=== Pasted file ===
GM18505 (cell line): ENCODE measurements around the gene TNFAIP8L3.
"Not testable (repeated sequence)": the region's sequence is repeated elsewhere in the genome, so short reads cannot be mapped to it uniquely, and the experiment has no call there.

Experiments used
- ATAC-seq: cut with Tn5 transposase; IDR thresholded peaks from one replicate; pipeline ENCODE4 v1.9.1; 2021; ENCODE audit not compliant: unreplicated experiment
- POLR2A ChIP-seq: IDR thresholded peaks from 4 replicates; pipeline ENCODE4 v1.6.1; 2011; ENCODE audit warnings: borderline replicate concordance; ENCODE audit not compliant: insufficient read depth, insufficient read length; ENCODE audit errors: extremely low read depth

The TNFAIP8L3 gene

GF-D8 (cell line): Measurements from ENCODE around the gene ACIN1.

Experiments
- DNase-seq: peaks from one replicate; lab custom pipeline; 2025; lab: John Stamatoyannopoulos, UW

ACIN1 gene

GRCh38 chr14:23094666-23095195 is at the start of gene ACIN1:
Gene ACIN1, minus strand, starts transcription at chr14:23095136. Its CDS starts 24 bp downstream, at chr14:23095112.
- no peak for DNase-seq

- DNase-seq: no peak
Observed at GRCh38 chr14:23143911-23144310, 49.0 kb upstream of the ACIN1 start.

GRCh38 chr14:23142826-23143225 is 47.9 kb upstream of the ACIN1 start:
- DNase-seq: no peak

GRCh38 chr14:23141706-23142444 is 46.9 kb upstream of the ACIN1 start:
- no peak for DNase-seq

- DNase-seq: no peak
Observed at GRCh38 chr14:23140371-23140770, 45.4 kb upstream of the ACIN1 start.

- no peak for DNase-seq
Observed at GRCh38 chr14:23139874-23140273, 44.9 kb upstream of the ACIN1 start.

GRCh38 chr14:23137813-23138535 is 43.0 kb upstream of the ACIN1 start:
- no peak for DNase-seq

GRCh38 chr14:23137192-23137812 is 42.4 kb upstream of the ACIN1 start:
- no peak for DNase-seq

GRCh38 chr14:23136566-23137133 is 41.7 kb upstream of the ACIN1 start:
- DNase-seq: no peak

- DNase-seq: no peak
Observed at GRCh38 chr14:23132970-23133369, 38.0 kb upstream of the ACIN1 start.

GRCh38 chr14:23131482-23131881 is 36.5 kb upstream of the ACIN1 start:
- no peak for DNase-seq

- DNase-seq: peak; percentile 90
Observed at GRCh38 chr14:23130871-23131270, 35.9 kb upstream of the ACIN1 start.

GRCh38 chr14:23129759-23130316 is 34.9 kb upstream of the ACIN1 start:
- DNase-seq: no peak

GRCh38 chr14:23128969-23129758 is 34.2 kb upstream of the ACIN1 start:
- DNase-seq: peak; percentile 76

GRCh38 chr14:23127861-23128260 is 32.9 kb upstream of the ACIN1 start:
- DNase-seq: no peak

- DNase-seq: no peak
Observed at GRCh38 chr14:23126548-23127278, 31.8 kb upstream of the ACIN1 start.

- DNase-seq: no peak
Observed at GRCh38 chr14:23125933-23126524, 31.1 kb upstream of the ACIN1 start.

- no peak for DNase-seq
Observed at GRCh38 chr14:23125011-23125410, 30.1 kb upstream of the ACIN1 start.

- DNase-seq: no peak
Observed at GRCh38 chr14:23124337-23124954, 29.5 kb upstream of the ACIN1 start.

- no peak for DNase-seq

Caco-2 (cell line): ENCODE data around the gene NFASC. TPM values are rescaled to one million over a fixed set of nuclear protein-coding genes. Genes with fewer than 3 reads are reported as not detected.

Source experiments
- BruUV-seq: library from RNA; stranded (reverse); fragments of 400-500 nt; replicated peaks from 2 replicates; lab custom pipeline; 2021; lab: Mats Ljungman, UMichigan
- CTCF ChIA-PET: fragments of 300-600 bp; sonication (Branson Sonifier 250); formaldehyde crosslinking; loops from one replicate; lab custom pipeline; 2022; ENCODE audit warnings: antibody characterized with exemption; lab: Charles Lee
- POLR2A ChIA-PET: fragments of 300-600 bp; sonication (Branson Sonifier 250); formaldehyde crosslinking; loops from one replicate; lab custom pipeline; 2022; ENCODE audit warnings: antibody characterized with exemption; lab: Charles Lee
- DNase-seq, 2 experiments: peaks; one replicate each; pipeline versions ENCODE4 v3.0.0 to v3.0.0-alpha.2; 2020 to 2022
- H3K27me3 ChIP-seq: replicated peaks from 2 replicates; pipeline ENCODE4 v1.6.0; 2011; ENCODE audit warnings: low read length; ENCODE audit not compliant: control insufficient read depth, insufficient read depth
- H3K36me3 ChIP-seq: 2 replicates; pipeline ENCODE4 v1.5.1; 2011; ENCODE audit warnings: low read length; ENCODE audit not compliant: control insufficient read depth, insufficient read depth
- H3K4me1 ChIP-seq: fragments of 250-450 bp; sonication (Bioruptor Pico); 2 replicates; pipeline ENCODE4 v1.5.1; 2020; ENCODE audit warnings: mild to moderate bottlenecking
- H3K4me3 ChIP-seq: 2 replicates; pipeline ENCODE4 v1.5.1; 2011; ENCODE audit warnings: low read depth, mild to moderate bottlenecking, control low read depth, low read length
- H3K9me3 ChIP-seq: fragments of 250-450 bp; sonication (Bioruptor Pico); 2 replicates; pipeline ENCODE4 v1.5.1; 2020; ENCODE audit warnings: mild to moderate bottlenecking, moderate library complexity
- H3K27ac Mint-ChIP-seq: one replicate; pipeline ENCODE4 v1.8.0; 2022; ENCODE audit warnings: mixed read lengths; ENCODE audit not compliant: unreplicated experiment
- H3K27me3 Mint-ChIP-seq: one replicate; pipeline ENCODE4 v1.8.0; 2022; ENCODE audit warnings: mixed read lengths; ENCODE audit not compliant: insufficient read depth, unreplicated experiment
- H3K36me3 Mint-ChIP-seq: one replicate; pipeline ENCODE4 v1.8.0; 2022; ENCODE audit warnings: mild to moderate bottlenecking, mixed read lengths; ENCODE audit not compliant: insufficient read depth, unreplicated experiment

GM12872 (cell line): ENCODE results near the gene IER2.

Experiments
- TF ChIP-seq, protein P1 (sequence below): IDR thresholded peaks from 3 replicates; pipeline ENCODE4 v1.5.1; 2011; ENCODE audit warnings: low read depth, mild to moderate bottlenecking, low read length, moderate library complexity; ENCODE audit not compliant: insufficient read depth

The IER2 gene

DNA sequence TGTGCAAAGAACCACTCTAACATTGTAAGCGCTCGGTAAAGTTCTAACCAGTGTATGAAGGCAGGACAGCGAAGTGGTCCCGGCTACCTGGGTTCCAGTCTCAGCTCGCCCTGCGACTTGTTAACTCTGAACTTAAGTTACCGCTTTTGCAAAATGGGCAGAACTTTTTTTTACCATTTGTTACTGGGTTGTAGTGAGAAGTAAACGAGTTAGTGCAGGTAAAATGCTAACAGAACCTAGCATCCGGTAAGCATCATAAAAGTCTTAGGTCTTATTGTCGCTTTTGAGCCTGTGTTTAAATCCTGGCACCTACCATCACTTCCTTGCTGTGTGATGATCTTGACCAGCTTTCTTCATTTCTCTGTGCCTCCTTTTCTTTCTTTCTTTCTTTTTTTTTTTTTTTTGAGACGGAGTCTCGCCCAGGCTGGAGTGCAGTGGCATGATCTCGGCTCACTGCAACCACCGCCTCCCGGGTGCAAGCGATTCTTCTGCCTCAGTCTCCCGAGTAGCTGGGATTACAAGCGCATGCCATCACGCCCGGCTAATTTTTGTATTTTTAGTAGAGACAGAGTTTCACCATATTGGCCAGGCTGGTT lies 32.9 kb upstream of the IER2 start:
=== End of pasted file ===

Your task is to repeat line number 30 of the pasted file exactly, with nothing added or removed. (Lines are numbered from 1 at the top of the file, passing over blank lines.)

- DNase-seq: no peak